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Greece had the deuce with the six-month T-bills worth € 1.3 billion

06 September 2011 / 18:09:30  GRReporter
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Greece gained € 1.3 billion after the auction of six-month T-bills with an interest rate of 4.8%. It dropped insignificantly compared with the previous auction in August this year, when the interest rate was 4.85%. The requested amount was covered 3.02 times, and according to the head of the Greek Public Debt Management Agency Petros Christodoulou, foreign investors were 31%. Primary market dealers held the auction and the settlement date is Friday, September 9, 2011. Under the rules for the activity of primary dealers, non-competitive bids may reach € 300 million and the y should be submitted until midnight on September 8, 2011.

The difficulty will be at the end of September, when a large part of the previous short-term government securities will mature and the Greek government will have to find around € 4 billion to repay its current debts. At the same time, there will be no decision taken on the payment of the sixth tranche of the financial aid to Greece until the supervisory Troika completes its inspection. The interrupted negotiations only aggravated the situation of the Greek government and the level of the interest rates on long-term government borrowing reflected the collapse of the investor confidence. The spread of ten-year Greek government bonds is higher than 1770 bps. This means that if Greece issues ten-year government securities today it will have to pay over 19% interest rate on them. The spread of two-year government securities is 5256 bps, and the insurances on them are close to the psychological border of 3000 bps.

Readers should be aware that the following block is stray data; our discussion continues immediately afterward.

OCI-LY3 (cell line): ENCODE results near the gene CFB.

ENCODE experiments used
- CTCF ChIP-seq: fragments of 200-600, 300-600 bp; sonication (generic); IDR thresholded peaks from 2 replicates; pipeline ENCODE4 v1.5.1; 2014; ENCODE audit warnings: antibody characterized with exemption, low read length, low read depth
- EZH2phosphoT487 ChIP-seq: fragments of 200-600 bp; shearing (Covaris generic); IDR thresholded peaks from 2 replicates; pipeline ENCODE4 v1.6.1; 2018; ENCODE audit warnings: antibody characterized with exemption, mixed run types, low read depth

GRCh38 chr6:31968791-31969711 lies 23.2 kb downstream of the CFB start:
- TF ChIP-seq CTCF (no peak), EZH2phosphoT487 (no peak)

Meanwhile, the President of the European Central Bank Jean-Claude Trichet and the German Finance Minister Wolfgang Schäuble were adamant that Greece should implement the measures set out in the austerity plan, because otherwise the aid would not be paid. "They should know in Greece that no different solutions are possible," said Wolfgang Schäuble quoted by Deutsche Welle. The German minister added that he understands the difficulties resulting from the cuts in the Mediterranean country and turning to the German audience, pointed out that the picture that the countries of the periphery have eased off is false. Schäuble was clear that after the return of the Troika in Athens in mid-September, the negotiations must be completed successfully because it is extremely important for all.

Jean-Claude Trichet insisted that the European Central Bank wants nothing more from Greece than what was agreed on July 21this year, but now even these targets seem difficult to be achieved. The Troika found serious delays and the budget earnings are still significantly less than the costs and there is no proper information on how it affects the deficit. He admitted that there are differences among the experts from the European Central Bank and the International Monetary Fund on the need to recapitalize the European banks, after the IMF assessment that the European financial institutions are lacking around € 200 billion to withstand a dramatic financial vicissitudes. "I am certain that the final assessment of the IMF will be different," said Trichet.

Tags: EconomyMarketsGreeceCredit agencyGermanyECBGovernment securities
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